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Family, neighbors mourn Plant City soldier killed in Iraq

David Andrew Croft Jr. died Tuesday in Baghdad. He’s pictured here while home on leave in February, with his sister Robin, right, an Air Force Reservist, and little brother Tyler.

Croft family photo

David Andrew Croft Jr. died Tuesday in Baghdad. He’s pictured here while home on leave in February, with his sister Robin, right, an Air Force Reservist, and little brother Tyler.

PLANT CITY — David Andrew Croft Jr. was the exception in a neighborhood where youth often turned to drugs and crime.

Even some members of Croft's family had brushes with the law, but he stayed away from trouble. The 22-year-old Plant City native joined the Army after graduating from Durant High School in 2005.

"He beat this neighborhood," said Dannie Sawyer, Croft's uncle. "And he was doing something with his life."

Spc. Croft died Tuesday in Baghdad after insurgents attacked his unit with an improvised explosive device and small arms fire, the U.S. Department of Defense said Thursday. He was nearing the end of his second deployment to Iraq.

Today would have been his 23rd birthday.

Croft was assigned to the 1st Squadron, 7th Cavalry Regiment, 1st Brigade Combat Team, 1st Cavalry Division out of Fort Hood, Texas. He expected the yearlong deployment to end later this month.

"That's all he talked about was coming home," said his mom, Vicki Croft, who last spoke to her son Saturday. "He was ready to come home."

Upon his return to Fort Hood, Croft and his fiancee, Susie Clark, planned to move in together. She said he loved food, guns and family.

"He was just a good ol' boy from Plant City," said Clark, 21, of Brandon. "He always meant well."

As a cavalry scout, Croft drove a Humvee during his first deployment to Iraq, which lasted 15 months. In his recent trip to Iraq, he was a gunner.

"He loved his job," Vicki Croft said. "He took great pride in being a soldier."

While still in school, Croft would stop by regularly to check on neighbors Gary and Ethel Hogue. He also made it a point to have dinner with the couple whenever he was home on leave.

"He's about as fine a young man as I've ever seen," said Gary Hogue, 77. "We thought of him as our own son."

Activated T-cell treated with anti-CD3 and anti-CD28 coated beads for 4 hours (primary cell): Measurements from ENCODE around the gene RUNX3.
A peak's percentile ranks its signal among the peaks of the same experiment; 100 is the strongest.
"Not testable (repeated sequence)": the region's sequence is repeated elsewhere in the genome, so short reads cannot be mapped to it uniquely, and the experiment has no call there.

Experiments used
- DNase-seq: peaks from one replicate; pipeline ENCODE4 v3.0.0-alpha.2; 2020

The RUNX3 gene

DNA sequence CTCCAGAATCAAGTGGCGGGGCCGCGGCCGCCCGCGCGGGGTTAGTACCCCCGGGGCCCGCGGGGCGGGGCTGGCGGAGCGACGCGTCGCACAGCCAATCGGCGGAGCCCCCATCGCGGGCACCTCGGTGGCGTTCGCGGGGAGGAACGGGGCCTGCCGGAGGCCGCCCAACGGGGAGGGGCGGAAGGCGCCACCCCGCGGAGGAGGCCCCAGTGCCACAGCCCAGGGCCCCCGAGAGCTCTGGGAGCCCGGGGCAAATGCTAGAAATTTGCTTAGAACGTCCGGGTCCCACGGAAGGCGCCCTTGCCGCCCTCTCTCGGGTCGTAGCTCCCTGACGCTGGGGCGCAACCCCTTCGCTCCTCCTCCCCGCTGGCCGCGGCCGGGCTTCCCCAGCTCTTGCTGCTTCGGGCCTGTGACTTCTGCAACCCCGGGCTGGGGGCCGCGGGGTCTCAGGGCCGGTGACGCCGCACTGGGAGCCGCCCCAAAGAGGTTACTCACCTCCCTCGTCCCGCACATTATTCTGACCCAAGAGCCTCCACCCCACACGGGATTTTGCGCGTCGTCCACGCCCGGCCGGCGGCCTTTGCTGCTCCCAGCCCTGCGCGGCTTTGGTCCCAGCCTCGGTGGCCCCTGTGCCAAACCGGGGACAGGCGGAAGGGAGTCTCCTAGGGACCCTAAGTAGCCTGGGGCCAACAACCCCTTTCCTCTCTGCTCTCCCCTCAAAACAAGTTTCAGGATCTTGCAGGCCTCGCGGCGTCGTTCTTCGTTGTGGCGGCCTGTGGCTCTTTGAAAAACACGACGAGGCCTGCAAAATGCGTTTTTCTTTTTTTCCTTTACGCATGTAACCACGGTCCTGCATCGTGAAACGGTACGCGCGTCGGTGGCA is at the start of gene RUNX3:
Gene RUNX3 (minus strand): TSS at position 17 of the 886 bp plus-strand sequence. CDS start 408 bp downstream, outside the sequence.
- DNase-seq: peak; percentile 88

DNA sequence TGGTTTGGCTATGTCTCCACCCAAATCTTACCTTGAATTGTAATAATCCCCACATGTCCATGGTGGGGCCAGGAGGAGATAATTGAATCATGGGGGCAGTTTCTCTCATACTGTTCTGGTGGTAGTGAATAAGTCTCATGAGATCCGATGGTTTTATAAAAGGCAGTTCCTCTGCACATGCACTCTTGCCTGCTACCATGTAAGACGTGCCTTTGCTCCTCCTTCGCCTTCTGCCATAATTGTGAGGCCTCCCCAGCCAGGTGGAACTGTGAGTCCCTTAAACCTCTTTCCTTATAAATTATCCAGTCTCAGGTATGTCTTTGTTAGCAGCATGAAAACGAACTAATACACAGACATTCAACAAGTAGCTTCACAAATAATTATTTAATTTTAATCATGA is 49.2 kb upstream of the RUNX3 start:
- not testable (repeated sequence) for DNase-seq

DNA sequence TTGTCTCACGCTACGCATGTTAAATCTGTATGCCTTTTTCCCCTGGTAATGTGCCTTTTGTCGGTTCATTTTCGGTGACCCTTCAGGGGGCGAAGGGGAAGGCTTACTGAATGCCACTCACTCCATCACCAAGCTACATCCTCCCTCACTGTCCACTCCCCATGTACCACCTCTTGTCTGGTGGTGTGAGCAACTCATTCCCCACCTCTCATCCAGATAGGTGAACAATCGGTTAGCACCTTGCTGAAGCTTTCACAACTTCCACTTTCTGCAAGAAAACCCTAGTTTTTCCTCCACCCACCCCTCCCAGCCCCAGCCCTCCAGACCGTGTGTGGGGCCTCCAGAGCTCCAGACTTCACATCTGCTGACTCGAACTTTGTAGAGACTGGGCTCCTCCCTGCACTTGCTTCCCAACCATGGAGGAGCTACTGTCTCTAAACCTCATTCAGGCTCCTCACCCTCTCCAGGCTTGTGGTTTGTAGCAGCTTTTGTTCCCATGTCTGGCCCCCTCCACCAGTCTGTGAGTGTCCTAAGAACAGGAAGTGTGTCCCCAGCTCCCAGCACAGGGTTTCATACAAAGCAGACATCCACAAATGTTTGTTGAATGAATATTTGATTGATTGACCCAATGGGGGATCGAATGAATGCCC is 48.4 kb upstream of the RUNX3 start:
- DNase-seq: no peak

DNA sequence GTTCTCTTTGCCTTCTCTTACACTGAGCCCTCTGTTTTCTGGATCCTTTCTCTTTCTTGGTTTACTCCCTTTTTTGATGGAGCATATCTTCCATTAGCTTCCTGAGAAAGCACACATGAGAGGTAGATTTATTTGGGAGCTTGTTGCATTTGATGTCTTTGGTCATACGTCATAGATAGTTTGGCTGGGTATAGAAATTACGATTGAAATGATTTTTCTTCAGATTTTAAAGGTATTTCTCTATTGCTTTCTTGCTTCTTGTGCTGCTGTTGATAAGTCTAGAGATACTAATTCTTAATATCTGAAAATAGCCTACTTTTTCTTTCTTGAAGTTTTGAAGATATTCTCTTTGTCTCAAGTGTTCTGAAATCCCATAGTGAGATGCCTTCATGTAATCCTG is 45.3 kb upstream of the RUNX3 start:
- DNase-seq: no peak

Croft played youth football for a local team. He enjoyed riding go-carts and fishing with his best friend, Jacob Hollifield. One time, Hollifield recalled, Croft caught a 5- to 6-pound bass in a pond behind Walmart.

Sawyer, Croft's uncle who still lives in the soldier's old neighborhood off Fortner Road, said his nephew was one of the few kids from the area to stay out of trouble and away from drugs.

"Little David didn't have time for that," Sawyer said. "He was the best person you ever wanted to be around. He wasn't a person to go out and cause trouble. He would laugh, joke, had a great sense of humor."

Croft especially liked video games, particularly ones related to battle and the military.

The Sept. 11 terrorist attacks inspired him to join the Army.

"That was his life," Hollifield said. "That's what he wanted to do."

Whether Croft would make a career out of the military was going to depend on the outlook of the job market when his contract ended, he told his mom. In 2008, he re-enlisted for three more years.

After the Army, Croft aspired to join law enforcement and work with gang task forces. He also aimed to rid the local community of drugs and help kids.

"He wanted to make a difference over there (in the war)," Hollifield said. "But he wanted to make a difference here, too."

Croft's mom and two of his sisters spent Thursday evening in Delaware, awaiting the arrival of his body at Dover Air Force Base.

Funeral arrangements haven't been made yet, but Vicki Croft said a service will take place at Shiloh Baptist Church in Plant City. Her son will be buried with the ashes of his father, David Croft Sr., who died almost two years ago from heart failure.

Croft's decorations and awards include the Army Commendation Medal, Army Achievement Medal, Good Conduct Medal, National Defense Service Medal, Iraq Campaign Medal, Global War on Terrorism Service Medal, Overseas Service Ribbon and Army Service Ribbon.

"He always said that if he were going to die over there he wanted to die honorably . . . which he did," said Clark, his fiancee. "He was going to be home soon, and he was just taken away."

Times researcher John Martin and staff writer Andy Boyle contributed to this report. Kevin Smetana can be reached at ksmetana@sptimes.com or (813) 661-2439.

Family, neighbors mourn Plant City soldier killed in Iraq 01/07/10 [Last modified: Thursday, January 7, 2010 10:53pm]
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